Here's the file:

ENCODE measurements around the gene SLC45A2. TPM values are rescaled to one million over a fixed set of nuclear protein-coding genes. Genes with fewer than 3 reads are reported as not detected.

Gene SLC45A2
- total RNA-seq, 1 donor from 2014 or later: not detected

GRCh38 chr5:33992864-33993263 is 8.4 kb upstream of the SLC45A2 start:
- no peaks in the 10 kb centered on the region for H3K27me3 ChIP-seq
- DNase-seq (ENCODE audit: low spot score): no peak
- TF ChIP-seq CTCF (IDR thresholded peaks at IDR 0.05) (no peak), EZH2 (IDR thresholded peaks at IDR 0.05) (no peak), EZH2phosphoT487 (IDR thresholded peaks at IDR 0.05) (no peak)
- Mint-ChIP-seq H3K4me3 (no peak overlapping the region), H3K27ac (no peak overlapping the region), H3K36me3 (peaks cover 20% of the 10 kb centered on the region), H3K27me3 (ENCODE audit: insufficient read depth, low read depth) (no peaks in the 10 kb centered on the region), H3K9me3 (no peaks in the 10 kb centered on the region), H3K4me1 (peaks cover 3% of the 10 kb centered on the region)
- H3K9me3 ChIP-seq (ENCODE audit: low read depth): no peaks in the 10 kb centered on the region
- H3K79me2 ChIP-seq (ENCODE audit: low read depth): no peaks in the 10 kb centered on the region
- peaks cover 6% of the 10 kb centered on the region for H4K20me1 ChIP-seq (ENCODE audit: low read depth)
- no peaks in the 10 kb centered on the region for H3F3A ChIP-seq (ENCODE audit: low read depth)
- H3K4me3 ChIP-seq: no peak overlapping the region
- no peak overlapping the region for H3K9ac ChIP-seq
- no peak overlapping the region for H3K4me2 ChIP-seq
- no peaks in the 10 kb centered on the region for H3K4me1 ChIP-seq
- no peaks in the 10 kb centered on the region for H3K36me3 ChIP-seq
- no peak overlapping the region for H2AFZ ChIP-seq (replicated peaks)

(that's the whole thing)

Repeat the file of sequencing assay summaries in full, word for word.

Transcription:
ENCODE measurements around the gene SLC45A2. TPM values are rescaled to one million over a fixed set of nuclear protein-coding genes. Genes with fewer than 3 reads are reported as not detected.

Gene SLC45A2
- total RNA-seq, 1 donor from 2014 or later: not detected

GRCh38 chr5:33992864-33993263 is 8.4 kb upstream of the SLC45A2 start:
- no peaks in the 10 kb centered on the region for H3K27me3 ChIP-seq
- DNase-seq (ENCODE audit: low spot score): no peak
- TF ChIP-seq CTCF (IDR thresholded peaks at IDR 0.05) (no peak), EZH2 (IDR thresholded peaks at IDR 0.05) (no peak), EZH2phosphoT487 (IDR thresholded peaks at IDR 0.05) (no peak)
- Mint-ChIP-seq H3K4me3 (no peak overlapping the region), H3K27ac (no peak overlapping the region), H3K36me3 (peaks cover 20% of the 10 kb centered on the region), H3K27me3 (ENCODE audit: insufficient read depth, low read depth) (no peaks in the 10 kb centered on the region), H3K9me3 (no peaks in the 10 kb centered on the region), H3K4me1 (peaks cover 3% of the 10 kb centered on the region)
- H3K9me3 ChIP-seq (ENCODE audit: low read depth): no peaks in the 10 kb centered on the region
- H3K79me2 ChIP-seq (ENCODE audit: low read depth): no peaks in the 10 kb centered on the region
- peaks cover 6% of the 10 kb centered on the region for H4K20me1 ChIP-seq (ENCODE audit: low read depth)
- no peaks in the 10 kb centered on the region for H3F3A ChIP-seq (ENCODE audit: low read depth)
- H3K4me3 ChIP-seq: no peak overlapping the region
- no peak overlapping the region for H3K9ac ChIP-seq
- no peak overlapping the region for H3K4me2 ChIP-seq
- no peaks in the 10 kb centered on the region for H3K4me1 ChIP-seq
- no peaks in the 10 kb centered on the region for H3K36me3 ChIP-seq
- no peak overlapping the region for H2AFZ ChIP-seq (replicated peaks)